LAURETTA DIMMICK, Museum of Fine Arts, Boston
Thomas Crawford ( 1813?- 1857) arrived in Rome in September of 1835, when he was about twenty-two. The first American sculptor to settle permanently in the Eternal City, Crawford was immediately enthralled, for here were the ruins, buildings, statues, paintings, and scenery almost beyond his dreams. When he wrote home, he explained apologetically why he had not written sooner: "I have been so bewildered in consequence of having placed myself in such a maze of art as is contained within the Holy City."1 Though he found the variety of Rome's artistic treasures staggering, Crawford soon settled on the prevailing artistic mode by entering the studio of the Danish sculptor Bertel Thorvaidsen ( 1770- 1844), the leading exponent of Neo-Classicism following the death of Antonio Canova ( 1757-1822). 2
Crawford had grown up in New York City, with a talent for drawing and modeling, known of both Canova and Thorvaldsen, and seen engravings and some plaster casts of their works. 3 Refusing to become the office clerk his father had planned for him to be, Crawford apprenticed himself to a woodcarver. To satisfy his artistic ambitions, he supplemented his vocational training by drawing from plaster casts after ancient sculpture at the American Academy of Fine Arts and the National Academy of Design. When he was about nineteen, Crawford went to work for New York's leading marble shop, the firm co-owned by sculptors John Frazee and Robert Launitz. 4 Before emigrating to America from Russia, Launitz had studied with Thorvaldsen in Rome. Launitz encouraged his young protegé to study abroad and sent him to Italy with a letter of introduction to Thorvaldsen, who received him warmly and invited him to work in his studios near the Piazza Barberini. 5 An enthusiastic letter written home to Launitz reveals the aesthetic assumptions that shaped Crawford's goals and aspirations throughout his career, which he had already absorbed as an art student in New York:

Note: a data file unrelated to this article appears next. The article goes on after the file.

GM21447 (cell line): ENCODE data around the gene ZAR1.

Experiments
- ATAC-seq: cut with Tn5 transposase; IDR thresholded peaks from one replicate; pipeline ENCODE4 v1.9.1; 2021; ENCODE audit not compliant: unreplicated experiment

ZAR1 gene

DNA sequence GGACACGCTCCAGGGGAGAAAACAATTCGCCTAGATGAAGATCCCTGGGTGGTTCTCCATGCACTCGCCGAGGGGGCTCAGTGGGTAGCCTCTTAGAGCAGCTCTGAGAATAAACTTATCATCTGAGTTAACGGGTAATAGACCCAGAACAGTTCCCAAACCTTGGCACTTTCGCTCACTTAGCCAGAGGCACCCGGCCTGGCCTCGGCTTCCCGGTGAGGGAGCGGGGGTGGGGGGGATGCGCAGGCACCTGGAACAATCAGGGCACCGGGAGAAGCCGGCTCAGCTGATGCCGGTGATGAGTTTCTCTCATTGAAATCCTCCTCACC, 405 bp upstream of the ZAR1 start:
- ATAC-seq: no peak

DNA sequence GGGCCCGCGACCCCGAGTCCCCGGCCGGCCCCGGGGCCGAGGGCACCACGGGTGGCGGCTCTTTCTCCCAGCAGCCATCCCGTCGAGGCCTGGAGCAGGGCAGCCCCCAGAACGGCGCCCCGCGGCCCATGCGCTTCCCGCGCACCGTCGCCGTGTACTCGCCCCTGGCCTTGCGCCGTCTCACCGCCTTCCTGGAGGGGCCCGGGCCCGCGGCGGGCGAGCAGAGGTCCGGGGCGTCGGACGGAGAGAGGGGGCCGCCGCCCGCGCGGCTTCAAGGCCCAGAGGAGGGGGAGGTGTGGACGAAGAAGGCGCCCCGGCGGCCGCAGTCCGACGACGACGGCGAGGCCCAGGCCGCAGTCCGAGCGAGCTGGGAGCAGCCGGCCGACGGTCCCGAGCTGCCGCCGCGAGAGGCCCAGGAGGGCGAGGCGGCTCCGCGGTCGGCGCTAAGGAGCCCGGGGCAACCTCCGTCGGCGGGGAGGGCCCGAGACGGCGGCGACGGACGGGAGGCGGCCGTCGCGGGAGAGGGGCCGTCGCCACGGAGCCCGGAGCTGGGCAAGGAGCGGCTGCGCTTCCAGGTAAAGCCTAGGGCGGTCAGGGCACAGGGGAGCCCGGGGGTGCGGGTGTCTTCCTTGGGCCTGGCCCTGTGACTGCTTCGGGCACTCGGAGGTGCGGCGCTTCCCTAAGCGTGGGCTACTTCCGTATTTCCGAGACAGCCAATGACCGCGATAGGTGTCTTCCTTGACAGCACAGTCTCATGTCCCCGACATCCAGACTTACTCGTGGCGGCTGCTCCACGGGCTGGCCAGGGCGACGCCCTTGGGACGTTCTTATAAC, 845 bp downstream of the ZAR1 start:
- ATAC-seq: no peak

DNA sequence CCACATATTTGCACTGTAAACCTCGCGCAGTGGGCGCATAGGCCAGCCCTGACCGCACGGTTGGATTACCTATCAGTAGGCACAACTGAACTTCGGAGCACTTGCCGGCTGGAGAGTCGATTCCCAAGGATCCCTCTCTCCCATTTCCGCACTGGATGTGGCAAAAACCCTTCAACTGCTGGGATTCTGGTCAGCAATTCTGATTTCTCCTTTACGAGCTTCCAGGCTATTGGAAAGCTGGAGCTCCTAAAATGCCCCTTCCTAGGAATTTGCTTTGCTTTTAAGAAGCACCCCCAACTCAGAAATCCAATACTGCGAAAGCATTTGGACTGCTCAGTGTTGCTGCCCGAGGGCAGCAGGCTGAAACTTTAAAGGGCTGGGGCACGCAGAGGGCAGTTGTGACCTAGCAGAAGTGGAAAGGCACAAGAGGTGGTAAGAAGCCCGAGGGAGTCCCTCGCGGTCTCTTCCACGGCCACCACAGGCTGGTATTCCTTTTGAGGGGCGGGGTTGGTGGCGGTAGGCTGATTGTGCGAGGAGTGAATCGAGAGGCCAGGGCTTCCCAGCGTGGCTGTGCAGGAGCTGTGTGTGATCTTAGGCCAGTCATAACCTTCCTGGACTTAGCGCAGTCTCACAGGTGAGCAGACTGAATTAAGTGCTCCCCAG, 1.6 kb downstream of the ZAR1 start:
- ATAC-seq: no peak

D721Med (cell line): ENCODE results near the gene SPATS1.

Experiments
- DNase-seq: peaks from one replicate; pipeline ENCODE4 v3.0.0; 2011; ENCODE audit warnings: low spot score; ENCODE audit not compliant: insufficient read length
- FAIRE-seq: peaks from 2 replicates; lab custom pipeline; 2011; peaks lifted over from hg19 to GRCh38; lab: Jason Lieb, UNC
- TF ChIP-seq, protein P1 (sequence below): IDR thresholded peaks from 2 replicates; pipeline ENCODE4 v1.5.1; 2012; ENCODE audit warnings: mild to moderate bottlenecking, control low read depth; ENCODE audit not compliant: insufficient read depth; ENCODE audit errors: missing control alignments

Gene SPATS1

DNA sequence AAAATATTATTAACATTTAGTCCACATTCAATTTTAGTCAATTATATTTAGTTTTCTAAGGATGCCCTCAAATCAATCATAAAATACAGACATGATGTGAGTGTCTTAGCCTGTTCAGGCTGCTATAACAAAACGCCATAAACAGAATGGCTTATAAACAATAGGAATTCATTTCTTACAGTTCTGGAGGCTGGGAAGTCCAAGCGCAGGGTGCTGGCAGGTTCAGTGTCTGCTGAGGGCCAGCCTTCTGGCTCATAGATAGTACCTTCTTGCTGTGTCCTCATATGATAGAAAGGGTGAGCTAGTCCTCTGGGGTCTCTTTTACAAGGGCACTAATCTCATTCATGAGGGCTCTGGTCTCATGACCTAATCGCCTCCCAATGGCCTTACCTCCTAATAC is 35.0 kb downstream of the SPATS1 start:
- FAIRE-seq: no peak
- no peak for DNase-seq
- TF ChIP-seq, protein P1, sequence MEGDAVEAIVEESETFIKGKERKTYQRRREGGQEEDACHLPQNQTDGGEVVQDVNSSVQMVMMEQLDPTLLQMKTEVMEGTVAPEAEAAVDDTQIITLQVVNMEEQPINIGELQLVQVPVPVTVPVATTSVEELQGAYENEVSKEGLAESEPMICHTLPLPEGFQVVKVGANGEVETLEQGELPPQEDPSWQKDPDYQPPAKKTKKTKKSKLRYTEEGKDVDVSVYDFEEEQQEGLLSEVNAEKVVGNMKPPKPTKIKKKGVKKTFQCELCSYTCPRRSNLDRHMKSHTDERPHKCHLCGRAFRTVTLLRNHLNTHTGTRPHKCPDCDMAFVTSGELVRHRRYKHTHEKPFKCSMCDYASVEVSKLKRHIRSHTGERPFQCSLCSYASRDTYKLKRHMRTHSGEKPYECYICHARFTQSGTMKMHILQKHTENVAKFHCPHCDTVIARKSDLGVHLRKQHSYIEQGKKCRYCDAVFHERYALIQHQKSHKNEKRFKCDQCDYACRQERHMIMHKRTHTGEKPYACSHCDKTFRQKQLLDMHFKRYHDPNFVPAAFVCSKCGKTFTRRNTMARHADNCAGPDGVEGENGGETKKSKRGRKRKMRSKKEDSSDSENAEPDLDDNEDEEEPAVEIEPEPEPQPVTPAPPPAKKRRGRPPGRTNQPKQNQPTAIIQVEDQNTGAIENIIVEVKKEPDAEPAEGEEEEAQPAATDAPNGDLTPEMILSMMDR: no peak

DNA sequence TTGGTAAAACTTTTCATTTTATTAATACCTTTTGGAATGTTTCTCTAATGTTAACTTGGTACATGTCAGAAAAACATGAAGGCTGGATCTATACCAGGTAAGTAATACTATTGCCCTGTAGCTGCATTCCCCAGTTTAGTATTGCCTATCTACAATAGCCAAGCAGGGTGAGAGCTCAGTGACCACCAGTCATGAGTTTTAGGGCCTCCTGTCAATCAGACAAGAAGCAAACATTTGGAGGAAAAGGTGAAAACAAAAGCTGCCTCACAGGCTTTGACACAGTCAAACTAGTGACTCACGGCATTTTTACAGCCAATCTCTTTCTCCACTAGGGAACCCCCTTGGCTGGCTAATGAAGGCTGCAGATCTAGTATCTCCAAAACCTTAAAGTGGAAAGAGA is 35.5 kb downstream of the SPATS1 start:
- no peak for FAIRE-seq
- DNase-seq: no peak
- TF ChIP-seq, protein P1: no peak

I have done all I could to keep in the path you pointed out for me, and sincerely believe it is the only one that should be followed by a student of sculpture. I allude to the school of the antique, in which only can be found what is beautiful and pure. I have every reason for believing this now since I have seen the works of Michael Angelo, Bernini, and Canova. I think Thorvaldsen is the only artist now in existence who has fully caught the spirit that enabled the Ancients to produce those glorious works that yet remain to astonish us. . . . Rome is the only place in the world fit for a young sculptor to commence his career in. Here he will find everything he can possibly require for his studies; he lives among artists, and every step he takes in this garden for the arts presents something which assists him in the formation of his taste. You can imagine my surprise upon seeing the wonderful halls of the Vatican. Only think of it -- a green one like me, who had seen but half a dozen statues during the whole course of his life -- to step suddenly into the midst of the greatest art collection in the world! At first I was dazzled by all this splendor of art; now, however, I can look upon it calmly, and try to select from this vast treasury those particular works which will be most useful to me in my studies. 6
This essay will identify some of the antique and contemporary Italian works that inspired Crawford in his portraiture and "ideal" creations, or works based upon biblical, mythological, and literary themes.
The aspiring young sculptor spent about a year working in Thorvaldsen's studio. He absorbed much, both stylistically and technically, from his internship with the Danish master. Throughout Crawford's career, stylistic borrowings from Thorvaldsen can be discerned in various of his works, and several will be noted below. In terms of sculp-